(Hayley Meier in Hannah Bricston's "Beast")

The full company then joined each other on stage to perform the world premiere of “The Frost That Binds” by innovative choreographer genius Adam Barruch, and it did not disappoint as self predicted. The piece is about how “we are becoming emotionally frozen as we become dependent on technology,” Drew shares, “all while the status of our planet seems to be doing the opposite and becoming more chaotic.” While these two topics might seem like they’re on two different sides of the spectrum, Barruch ties them together with symbolic movement. The comment I found most striking for myself and relevant to the piece was Barruch’s belief that “our individual experience as humans can indeed affect the stability of the planet and our survival as a species.” A hopeful sentiment for a grim thought, Barruch used a lot of constant contact between the dancers to offer a sense of comfort throughout the piece. One dancer would touch another with hand, foot, head, etc, which would begin a chain reaction of another dancer touching another until a group of individuals collected, moving together in an amoeba like figure. “So much of the piece is focused on our relationships with the other dancers on stage and how that kind of interpersonal connection needs to be strengthened,” says Fountain. I also received a little insight from Drew on how the piece came to fruition, whereas the choreography was guided by Barruch a lot relied on improvisational movement from the dancers themselves. He explains, “we all learned two long phrases of material to get [Barruch’s] movement into our bodies and then we dispersed into pairs to create hybrid phrases derived from the movement. So essentially everything onstage was made by the dancers.” The intimacy the dancer’s had with the movement was apparent onstage and only further complimented one of Barruch’s several powerful messages that one person reaching out to another has the ability to affect a larger change.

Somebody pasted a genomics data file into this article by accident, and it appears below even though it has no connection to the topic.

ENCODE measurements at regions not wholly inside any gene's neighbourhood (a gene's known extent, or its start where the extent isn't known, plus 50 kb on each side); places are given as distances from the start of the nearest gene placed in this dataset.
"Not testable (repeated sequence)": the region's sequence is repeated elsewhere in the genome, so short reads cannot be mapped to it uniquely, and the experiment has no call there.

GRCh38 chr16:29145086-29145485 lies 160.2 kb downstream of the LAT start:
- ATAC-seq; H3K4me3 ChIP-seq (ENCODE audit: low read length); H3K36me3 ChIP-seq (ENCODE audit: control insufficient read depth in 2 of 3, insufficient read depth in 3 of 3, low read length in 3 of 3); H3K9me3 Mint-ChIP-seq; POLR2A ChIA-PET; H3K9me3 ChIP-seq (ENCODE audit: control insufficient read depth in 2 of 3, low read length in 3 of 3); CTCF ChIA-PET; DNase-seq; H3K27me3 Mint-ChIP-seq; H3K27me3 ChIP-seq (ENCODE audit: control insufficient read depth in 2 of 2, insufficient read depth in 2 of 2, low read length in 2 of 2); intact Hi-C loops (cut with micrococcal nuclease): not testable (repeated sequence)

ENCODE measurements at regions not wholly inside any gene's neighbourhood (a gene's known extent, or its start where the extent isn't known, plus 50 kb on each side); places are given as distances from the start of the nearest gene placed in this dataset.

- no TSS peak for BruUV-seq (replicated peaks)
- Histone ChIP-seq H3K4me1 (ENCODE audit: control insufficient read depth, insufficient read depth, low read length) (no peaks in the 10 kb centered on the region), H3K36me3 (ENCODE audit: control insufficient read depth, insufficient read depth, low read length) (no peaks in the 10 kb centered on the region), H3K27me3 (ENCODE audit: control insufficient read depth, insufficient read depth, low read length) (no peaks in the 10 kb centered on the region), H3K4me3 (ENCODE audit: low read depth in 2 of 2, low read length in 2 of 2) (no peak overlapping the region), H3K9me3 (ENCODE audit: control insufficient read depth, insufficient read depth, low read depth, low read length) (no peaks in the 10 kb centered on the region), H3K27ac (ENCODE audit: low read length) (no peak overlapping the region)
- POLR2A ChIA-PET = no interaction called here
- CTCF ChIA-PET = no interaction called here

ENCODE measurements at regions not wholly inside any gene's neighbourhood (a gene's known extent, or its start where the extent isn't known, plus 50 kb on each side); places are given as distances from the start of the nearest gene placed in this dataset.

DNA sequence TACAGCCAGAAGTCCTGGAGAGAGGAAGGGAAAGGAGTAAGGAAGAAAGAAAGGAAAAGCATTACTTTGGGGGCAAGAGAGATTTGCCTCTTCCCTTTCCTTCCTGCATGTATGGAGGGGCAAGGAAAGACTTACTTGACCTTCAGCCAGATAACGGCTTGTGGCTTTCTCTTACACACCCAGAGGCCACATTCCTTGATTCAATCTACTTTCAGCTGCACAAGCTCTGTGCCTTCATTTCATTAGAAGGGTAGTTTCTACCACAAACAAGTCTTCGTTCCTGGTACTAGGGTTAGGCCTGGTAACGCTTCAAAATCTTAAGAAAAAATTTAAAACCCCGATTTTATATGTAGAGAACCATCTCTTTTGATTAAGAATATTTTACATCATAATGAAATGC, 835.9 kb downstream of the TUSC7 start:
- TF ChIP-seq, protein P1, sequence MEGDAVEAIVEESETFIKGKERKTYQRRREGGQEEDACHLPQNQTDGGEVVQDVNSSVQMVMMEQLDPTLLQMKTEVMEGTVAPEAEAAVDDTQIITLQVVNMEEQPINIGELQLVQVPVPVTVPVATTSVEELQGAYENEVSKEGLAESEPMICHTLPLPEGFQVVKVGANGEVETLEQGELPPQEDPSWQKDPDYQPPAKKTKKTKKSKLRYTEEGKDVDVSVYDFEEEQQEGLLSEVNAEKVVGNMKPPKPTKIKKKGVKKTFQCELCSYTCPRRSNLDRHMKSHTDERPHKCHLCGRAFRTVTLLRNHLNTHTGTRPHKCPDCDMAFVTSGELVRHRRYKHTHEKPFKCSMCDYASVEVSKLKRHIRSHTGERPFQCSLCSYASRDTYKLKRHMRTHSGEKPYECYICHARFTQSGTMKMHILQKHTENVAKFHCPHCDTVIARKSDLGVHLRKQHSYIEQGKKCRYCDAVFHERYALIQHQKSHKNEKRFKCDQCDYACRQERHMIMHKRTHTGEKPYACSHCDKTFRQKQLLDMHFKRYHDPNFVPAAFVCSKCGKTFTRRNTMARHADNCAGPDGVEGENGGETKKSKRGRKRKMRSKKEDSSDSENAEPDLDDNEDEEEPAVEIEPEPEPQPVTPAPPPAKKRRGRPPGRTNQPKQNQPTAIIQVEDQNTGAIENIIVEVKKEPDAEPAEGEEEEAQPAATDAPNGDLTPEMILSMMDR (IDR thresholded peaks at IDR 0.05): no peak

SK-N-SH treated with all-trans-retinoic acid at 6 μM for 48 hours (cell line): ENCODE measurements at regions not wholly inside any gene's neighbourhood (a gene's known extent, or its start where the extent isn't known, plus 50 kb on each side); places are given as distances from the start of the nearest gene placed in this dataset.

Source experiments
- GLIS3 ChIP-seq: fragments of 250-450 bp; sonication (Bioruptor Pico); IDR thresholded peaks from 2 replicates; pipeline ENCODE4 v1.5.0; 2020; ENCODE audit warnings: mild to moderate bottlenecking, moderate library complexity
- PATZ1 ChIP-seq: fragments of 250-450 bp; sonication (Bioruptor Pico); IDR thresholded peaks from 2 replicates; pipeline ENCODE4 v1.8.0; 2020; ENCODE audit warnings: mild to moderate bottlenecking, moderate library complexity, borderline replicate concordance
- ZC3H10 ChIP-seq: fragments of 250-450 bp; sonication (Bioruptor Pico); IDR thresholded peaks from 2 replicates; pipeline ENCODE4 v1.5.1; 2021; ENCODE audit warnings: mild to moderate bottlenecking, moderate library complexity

The last piece, “Habaneras” also brought the entire company onstage. Premiering in 2005 and choreographed by the company’s artistic director Frank Chavez, “Habaneras” was not only an ode the “1950s-era Big Band” movement in Cuba but it was also a tribute to his late father. “With this year marking the 25th Anniversary season of River North Dance Chicago, reviving “Habaneras” and placing it on a program of new contemporary works was a way to pay homage to the style of dance that River North is known for in the past as well as show the exciting new direction the company is headed in the future,” says Fountain. And he’s exactly right. This was the perfect fun and lively close to a phenomenal 25th anniversary show. The girls were adorned in brightly colored skirts, the boys in blue velvet pants and traditional flamenco tops. You could sense the connection the dancer’s had with the piece which was perhaps due to their director’s personal attachment with it himself. They fully immersed themselves in the fiesta environment provided to them by Chavez, at one point clapping to the music’s rhythm, the audience without prompt joined in. It was a powerful ending to an evening of artistry to feel as if I too had a part in this bittersweet celebration of life. There was actually never a part of the evening when I did not feel as if I wasn’t welcome to experience the story being told on stage. Perhaps Fountain rounds together my thoughts of excitement surrounding the rare and incredible artistry of the River North Dance Company in saying, “we are known for our versatility and athleticism and this program really showed that to the audience.” Without a shadow of a doubt, this company holds the best artists Chicago and beyond has to offer. Cheers to the company! And break a leg next season! I can’t wait to experience your magic soon again.

You Might Also Like



Contact Form